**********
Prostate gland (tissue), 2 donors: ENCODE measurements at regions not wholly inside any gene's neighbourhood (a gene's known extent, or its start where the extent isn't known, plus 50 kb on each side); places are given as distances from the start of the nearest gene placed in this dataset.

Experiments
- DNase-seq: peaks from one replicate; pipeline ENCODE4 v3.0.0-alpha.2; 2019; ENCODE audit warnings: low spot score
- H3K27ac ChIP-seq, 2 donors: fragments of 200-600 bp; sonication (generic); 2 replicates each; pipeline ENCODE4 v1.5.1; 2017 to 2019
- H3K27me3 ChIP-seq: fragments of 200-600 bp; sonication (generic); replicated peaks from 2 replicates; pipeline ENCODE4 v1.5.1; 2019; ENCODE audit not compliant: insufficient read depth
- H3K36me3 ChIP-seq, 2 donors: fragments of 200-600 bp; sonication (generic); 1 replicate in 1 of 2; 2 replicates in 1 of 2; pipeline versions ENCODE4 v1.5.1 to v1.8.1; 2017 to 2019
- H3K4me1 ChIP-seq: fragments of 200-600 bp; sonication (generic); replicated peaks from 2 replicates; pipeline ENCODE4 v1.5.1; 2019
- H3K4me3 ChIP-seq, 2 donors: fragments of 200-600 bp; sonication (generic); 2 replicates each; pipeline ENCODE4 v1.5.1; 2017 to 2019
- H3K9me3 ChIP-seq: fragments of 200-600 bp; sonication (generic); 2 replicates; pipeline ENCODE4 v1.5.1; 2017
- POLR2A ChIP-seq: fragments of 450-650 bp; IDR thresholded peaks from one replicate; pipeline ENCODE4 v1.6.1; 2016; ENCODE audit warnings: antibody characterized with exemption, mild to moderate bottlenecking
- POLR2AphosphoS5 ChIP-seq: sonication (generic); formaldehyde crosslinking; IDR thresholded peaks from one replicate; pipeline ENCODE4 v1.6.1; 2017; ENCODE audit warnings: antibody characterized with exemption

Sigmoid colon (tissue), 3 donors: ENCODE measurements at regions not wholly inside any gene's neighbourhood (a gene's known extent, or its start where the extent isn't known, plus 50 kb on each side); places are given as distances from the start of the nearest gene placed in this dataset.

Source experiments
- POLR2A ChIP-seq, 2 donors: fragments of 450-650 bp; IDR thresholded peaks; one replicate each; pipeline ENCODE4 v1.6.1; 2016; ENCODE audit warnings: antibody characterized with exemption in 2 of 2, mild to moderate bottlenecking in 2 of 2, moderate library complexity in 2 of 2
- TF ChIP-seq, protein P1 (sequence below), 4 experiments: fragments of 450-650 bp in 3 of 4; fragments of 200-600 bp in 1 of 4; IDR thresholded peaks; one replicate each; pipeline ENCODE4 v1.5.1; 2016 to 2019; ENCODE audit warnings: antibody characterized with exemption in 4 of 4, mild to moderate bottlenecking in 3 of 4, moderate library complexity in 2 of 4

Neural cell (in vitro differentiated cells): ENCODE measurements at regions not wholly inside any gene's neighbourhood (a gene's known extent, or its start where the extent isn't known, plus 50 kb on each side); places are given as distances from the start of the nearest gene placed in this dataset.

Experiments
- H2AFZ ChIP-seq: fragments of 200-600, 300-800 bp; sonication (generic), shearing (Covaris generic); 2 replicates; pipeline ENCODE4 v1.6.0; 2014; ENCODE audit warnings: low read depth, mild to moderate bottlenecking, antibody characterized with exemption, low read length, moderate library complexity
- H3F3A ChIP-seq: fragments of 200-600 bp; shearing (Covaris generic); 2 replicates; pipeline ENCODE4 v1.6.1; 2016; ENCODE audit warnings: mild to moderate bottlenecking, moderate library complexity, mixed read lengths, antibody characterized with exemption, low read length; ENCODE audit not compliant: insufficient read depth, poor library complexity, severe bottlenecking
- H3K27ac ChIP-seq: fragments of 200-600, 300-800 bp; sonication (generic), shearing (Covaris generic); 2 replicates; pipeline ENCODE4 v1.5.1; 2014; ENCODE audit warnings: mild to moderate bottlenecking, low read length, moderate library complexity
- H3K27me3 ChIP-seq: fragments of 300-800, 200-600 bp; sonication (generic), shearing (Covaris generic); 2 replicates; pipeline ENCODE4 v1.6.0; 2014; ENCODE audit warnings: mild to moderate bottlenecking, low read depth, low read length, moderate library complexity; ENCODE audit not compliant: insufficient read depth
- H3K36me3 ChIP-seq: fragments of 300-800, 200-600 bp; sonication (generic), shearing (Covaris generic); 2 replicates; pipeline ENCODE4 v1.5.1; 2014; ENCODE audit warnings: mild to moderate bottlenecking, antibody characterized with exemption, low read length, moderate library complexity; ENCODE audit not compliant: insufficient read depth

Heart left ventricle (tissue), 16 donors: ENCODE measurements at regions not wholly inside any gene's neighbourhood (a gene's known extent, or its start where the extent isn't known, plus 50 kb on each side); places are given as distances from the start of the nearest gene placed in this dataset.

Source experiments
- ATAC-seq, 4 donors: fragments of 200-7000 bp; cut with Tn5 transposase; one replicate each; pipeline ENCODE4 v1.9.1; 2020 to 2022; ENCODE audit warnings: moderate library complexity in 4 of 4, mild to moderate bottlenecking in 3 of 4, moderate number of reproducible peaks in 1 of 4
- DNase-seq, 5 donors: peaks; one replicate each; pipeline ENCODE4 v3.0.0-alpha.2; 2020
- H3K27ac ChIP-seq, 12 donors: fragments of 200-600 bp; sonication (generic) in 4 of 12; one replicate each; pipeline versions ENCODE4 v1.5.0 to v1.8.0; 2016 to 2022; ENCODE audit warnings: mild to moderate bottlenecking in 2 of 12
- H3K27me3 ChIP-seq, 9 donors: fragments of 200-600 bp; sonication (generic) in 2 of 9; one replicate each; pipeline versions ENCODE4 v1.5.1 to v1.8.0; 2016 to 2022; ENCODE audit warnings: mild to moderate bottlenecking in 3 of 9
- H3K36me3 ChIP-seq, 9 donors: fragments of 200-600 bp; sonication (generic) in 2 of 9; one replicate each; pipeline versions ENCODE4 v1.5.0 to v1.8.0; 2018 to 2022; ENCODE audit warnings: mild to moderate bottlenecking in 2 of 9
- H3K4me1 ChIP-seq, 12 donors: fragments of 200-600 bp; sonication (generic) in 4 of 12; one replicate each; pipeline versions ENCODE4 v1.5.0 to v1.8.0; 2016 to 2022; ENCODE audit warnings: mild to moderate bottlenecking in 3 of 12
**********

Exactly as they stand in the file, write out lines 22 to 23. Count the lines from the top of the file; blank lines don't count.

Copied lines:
- H3K36me3 ChIP-seq: fragments of 300-800, 200-600 bp; sonication (generic), shearing (Covaris generic); 2 replicates; pipeline ENCODE4 v1.5.1; 2014; ENCODE audit warnings: mild to moderate bottlenecking, antibody characterized with exemption, low read length, moderate library complexity; ENCODE audit not compliant: insufficient read depth

Heart left ventricle (tissue), 16 donors: ENCODE measurements at regions not wholly inside any gene's neighbourhood (a gene's known extent, or its start where the extent isn't known, plus 50 kb on each side); places are given as distances from the start of the nearest gene placed in this dataset.